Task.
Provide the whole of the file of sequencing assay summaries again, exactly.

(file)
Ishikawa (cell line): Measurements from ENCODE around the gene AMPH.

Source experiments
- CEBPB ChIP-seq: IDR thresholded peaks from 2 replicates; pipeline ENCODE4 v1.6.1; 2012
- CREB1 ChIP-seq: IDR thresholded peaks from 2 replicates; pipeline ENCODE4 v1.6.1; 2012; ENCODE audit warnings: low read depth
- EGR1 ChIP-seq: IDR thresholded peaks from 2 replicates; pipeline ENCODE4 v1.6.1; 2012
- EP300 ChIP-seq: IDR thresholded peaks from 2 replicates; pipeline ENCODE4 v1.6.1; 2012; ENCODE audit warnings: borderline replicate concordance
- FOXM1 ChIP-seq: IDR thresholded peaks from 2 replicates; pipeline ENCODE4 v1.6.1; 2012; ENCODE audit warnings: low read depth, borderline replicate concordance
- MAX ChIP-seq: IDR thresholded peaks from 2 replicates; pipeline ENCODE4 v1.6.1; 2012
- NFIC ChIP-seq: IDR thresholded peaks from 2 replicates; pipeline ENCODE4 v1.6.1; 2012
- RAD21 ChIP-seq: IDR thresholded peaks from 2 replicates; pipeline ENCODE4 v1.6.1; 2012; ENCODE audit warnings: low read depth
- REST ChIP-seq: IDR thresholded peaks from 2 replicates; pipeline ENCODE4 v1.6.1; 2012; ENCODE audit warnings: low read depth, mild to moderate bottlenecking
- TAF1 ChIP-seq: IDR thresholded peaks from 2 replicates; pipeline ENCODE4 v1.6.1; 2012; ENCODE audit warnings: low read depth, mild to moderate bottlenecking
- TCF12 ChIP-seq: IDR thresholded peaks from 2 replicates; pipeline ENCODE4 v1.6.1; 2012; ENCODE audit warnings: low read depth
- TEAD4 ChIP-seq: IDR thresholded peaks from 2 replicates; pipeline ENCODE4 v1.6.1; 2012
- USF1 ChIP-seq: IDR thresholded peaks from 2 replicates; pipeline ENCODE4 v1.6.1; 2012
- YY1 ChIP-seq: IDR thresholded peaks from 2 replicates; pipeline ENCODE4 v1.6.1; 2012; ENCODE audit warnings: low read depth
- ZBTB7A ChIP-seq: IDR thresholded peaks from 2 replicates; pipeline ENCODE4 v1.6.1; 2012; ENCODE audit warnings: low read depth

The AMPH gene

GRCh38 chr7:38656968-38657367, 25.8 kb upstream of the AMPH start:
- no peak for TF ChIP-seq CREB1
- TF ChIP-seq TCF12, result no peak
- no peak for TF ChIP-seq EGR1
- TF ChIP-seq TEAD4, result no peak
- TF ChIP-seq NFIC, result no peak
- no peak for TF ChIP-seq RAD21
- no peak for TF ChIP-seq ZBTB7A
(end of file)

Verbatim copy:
Ishikawa (cell line): Measurements from ENCODE around the gene AMPH.

Source experiments
- CEBPB ChIP-seq: IDR thresholded peaks from 2 replicates; pipeline ENCODE4 v1.6.1; 2012
- CREB1 ChIP-seq: IDR thresholded peaks from 2 replicates; pipeline ENCODE4 v1.6.1; 2012; ENCODE audit warnings: low read depth
- EGR1 ChIP-seq: IDR thresholded peaks from 2 replicates; pipeline ENCODE4 v1.6.1; 2012
- EP300 ChIP-seq: IDR thresholded peaks from 2 replicates; pipeline ENCODE4 v1.6.1; 2012; ENCODE audit warnings: borderline replicate concordance
- FOXM1 ChIP-seq: IDR thresholded peaks from 2 replicates; pipeline ENCODE4 v1.6.1; 2012; ENCODE audit warnings: low read depth, borderline replicate concordance
- MAX ChIP-seq: IDR thresholded peaks from 2 replicates; pipeline ENCODE4 v1.6.1; 2012
- NFIC ChIP-seq: IDR thresholded peaks from 2 replicates; pipeline ENCODE4 v1.6.1; 2012
- RAD21 ChIP-seq: IDR thresholded peaks from 2 replicates; pipeline ENCODE4 v1.6.1; 2012; ENCODE audit warnings: low read depth
- REST ChIP-seq: IDR thresholded peaks from 2 replicates; pipeline ENCODE4 v1.6.1; 2012; ENCODE audit warnings: low read depth, mild to moderate bottlenecking
- TAF1 ChIP-seq: IDR thresholded peaks from 2 replicates; pipeline ENCODE4 v1.6.1; 2012; ENCODE audit warnings: low read depth, mild to moderate bottlenecking
- TCF12 ChIP-seq: IDR thresholded peaks from 2 replicates; pipeline ENCODE4 v1.6.1; 2012; ENCODE audit warnings: low read depth
- TEAD4 ChIP-seq: IDR thresholded peaks from 2 replicates; pipeline ENCODE4 v1.6.1; 2012
- USF1 ChIP-seq: IDR thresholded peaks from 2 replicates; pipeline ENCODE4 v1.6.1; 2012
- YY1 ChIP-seq: IDR thresholded peaks from 2 replicates; pipeline ENCODE4 v1.6.1; 2012; ENCODE audit warnings: low read depth
- ZBTB7A ChIP-seq: IDR thresholded peaks from 2 replicates; pipeline ENCODE4 v1.6.1; 2012; ENCODE audit warnings: low read depth

The AMPH gene

GRCh38 chr7:38656968-38657367, 25.8 kb upstream of the AMPH start:
- no peak for TF ChIP-seq CREB1
- TF ChIP-seq TCF12, result no peak
- no peak for TF ChIP-seq EGR1
- TF ChIP-seq TEAD4, result no peak
- TF ChIP-seq NFIC, result no peak
- no peak for TF ChIP-seq RAD21
- no peak for TF ChIP-seq ZBTB7A